What is Nat's new idea for the windows in the short story "The Birds"?

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In the story, a strange phenomenon is gripping England. Common, everyday birds of all sorts are flying to the southern part of the country and flocking to towns and cities in immense numbers. Nat and his family experience this avian invasion firsthand when a flock of birds fly into his children's bedroom in a frenzy.

The birds proceed to attack the children, but Nat manages to push the children out of the bedroom. He then locks himself in and uses a blanket as a weapon to fight off the birds. The next day, he puts the dead birds (about fifty of them) in a sack and goes out to bury them. The ground is frozen solid, so he decides to bury them near the shore. However, as he is about to put them into the shallow grave he has dug for them, a strong gust of wind takes the birds. Nat decides that the dead birds will be drawn out to sea at the turn of the tide. He turns to go back home, but not before seeing tens of thousands of gulls floating and waiting on the waves.

In order to prevent more birds from coming into the house, Nat decides that he will board up the windows. He does this by hammering boards across all the windows in the house. As a precaution, he even goes out earlier than usual to meet his school age daughter (Jill) at the bus stop.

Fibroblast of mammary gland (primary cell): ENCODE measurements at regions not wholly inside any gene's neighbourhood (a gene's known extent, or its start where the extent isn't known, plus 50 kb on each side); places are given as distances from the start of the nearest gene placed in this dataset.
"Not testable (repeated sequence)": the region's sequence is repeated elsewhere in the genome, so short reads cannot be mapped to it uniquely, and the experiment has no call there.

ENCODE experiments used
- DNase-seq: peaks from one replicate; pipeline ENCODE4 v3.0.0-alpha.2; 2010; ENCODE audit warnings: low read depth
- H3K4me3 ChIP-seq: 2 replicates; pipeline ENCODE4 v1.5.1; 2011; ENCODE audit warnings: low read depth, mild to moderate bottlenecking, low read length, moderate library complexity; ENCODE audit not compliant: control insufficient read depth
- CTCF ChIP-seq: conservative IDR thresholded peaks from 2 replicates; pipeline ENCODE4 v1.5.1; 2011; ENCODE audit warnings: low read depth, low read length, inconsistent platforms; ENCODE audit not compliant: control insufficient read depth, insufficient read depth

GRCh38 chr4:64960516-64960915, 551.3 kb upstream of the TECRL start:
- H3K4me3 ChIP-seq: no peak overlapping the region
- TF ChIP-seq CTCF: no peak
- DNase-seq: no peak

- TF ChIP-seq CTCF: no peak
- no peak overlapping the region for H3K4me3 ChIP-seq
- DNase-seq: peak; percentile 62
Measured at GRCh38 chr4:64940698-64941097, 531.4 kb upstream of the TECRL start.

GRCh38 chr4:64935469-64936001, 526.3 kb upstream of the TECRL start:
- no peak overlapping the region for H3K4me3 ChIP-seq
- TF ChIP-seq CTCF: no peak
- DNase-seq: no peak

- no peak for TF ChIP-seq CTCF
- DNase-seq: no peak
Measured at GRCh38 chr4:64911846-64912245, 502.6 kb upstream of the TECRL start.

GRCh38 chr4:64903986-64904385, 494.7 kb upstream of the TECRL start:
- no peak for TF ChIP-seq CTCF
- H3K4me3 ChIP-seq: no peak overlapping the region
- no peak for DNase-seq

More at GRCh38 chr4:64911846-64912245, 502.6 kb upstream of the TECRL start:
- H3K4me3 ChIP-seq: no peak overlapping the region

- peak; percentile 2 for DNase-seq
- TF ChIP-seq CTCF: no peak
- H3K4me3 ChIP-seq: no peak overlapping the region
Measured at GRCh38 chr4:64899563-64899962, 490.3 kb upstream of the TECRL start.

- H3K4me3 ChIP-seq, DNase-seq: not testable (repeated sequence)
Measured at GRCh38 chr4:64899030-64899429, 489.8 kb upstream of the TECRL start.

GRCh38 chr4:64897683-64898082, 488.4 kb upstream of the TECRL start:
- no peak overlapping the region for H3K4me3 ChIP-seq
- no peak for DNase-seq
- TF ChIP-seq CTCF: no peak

On the way home, Nat and Jill realize that the sky is darkened with birds. Worried, Nat asks Mr. Trigg, the farmer, to give the visibly frightened Jill a ride home. Nat advises Mr. Trigg to board up his windows that night, but the old farmer sees no need to do so. As he nears his house, Nat is viciously attacked by the birds. He decides to reinforce the sides of all the windows with wedges of old tin and strips of wood and metal.

Nat decides that the family will sleep downstairs, in case the birds breach the boarded up chimney and manage to get into the bedrooms. As night descends, the family hears the birds throw themselves against the windows and doors. Only an improvised, kerosene-fueled fire manages to beat the birds back out the chimney.

The next day, upon discovering the farmer (Mr. Trigg) and his wife dead in their farmhouse, Nat makes the decision to use some of the Triggs' groceries, reasoning that they would understand if they were alive. When the family return to their cottage, Nat decides that he will reinforce the window boards with barbed wire. This is his new scheme, but the story ends uneasily when Nat realizes that the hawks are ignoring the windows, concentrating instead on splintering the wooden door with their powerful talons.